High-performance: The network should deliver seamless, deterministic performance across all the applications it supports. While the requirements of each set of applications may vary, performance against stringent guidelines must be independently guaranteed and demonstrated for each application.

Resilient: For applications critical to both business and railway operations, downtime can have catastrophic consequences. Networks must ensure availability at all costs to deliver safety and meet business objectives, with 99.9999 per cent uptime a requirement. That last decimal place is important – 99.999 per cent reliability brings about five minutes downtime per year, with 99.9999 per cent – it’s only 30 seconds. Train delay costs and reputations are at risk and, in some cases, human lives and safety may also be at stake.

Secure: As business perimeters expand and devices proliferate, so does the threat radius. Railways know they are at risk from cyber-attacks and cyber security is an essential part of every safety-case approval. Data networks should be a part of the enterprise security solution, rather than the problem. A smart network fabric can play a role in minimising certain threats and ensure that changes are in strict accordance with enterprise policy.

Scalable: Richer data provides deeper context and higher value. A simple move to video for surveillance or for scene analytics necessitates higher bandwidth at each site. Critical real-time video images are considered to be an effective mitigation measure in relation to hazards that may not be detected otherwise by the train control system. In addition, real time video images can enhance operational performance of the railway system when used to support the end user within the target environment. For example, a video application could be used for automatic train operation (ATO), automated detection of objects on or near tracks in the context of autonomous train operation, supervision of platform and tunnels (either by a remote human user or in an automated way) and monitor the situation in the event of an alarm (supervision of railway track, doors, train, smoke detection). It could also be used to transfer a video image in parallel with voice communication (for example, during Railway Emergency Communication). The FRMCS functional working group has just signed off User Requirements Specification (URS) 4.0.0, which includes real time video as a service for the next generation of train radio, so higher fixed bandwidth for video will be an operational requirement.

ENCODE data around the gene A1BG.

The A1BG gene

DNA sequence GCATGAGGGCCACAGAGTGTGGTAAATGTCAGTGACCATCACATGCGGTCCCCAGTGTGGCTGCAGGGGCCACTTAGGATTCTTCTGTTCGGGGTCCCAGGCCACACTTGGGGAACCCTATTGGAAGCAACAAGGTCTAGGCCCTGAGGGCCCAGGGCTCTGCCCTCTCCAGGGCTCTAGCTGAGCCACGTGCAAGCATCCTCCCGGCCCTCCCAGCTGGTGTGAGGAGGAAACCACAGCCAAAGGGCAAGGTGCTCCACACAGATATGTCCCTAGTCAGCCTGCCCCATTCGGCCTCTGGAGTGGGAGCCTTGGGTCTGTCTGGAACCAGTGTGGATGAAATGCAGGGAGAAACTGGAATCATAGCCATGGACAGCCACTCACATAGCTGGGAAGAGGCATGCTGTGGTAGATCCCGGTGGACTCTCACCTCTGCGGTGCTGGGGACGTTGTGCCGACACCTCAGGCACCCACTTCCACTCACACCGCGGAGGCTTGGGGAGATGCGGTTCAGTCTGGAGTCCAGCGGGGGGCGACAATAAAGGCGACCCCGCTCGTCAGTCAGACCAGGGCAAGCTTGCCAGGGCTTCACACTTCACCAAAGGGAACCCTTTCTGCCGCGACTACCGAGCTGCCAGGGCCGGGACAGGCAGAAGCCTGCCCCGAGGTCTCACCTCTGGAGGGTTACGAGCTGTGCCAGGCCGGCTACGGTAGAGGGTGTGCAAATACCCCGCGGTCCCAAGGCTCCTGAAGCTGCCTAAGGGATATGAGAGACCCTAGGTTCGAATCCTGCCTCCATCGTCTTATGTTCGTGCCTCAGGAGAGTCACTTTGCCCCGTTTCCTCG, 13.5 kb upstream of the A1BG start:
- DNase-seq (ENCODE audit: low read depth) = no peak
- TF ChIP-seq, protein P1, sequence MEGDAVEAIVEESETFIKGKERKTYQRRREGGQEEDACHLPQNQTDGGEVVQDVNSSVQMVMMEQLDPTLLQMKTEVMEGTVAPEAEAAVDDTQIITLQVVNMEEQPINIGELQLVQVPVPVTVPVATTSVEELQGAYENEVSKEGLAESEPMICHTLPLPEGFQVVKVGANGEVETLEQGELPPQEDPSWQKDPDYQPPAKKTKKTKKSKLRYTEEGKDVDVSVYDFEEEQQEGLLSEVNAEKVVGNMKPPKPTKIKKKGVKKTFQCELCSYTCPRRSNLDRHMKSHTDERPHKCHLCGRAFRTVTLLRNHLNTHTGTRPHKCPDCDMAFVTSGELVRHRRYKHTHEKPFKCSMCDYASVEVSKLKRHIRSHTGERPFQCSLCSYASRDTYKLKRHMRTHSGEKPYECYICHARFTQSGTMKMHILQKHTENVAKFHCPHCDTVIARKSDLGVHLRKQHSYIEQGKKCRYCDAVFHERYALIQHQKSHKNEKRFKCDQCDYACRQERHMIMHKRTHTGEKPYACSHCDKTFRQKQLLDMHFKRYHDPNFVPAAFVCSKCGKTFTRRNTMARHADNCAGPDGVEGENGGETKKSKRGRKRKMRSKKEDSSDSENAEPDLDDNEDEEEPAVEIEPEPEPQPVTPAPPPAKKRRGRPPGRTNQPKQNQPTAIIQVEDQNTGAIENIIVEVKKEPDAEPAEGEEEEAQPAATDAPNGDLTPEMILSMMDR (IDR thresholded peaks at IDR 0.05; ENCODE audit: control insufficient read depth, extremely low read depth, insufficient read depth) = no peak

Each additional use will require the deployment of additional computational power. Control of automated vehicles, for example, may ultimately require the processing and coordination of data from a wide spectrum of sources, including surveillance cameras, in-vehicle sensors and other devices.

The use of high-fidelity information from a range of sensors will improve automation decisions made across a wide spectrum of industrials. As a result, business-critical infrastructure must operate and grow for periods of a decade or longer.

Networks should be designed in a manner that anticipates and adapts to expansion of bandwidth, processing and other capabilities. Within the duration of the life of the telecoms network there will undoubtedly be many compelling new applications that are unknown today, all of which will require higher bandwidth.

Transport layer

Fundamentally, it is an optical-to-the-edge architecture that would use DWM (dense wavelength division multiplex) technology to deliver very tight services from an operations and maintenance perspective (fibre break detection and location, lambda performance, fibre degradation and prediction). All railway services will be separate (on their own lambda, or optical channel) with full resilience. Each lambda can support (on Nokia silicon) up to 400Gbps and, with over 96 lambdas per fibre pair, one can see how this will scale!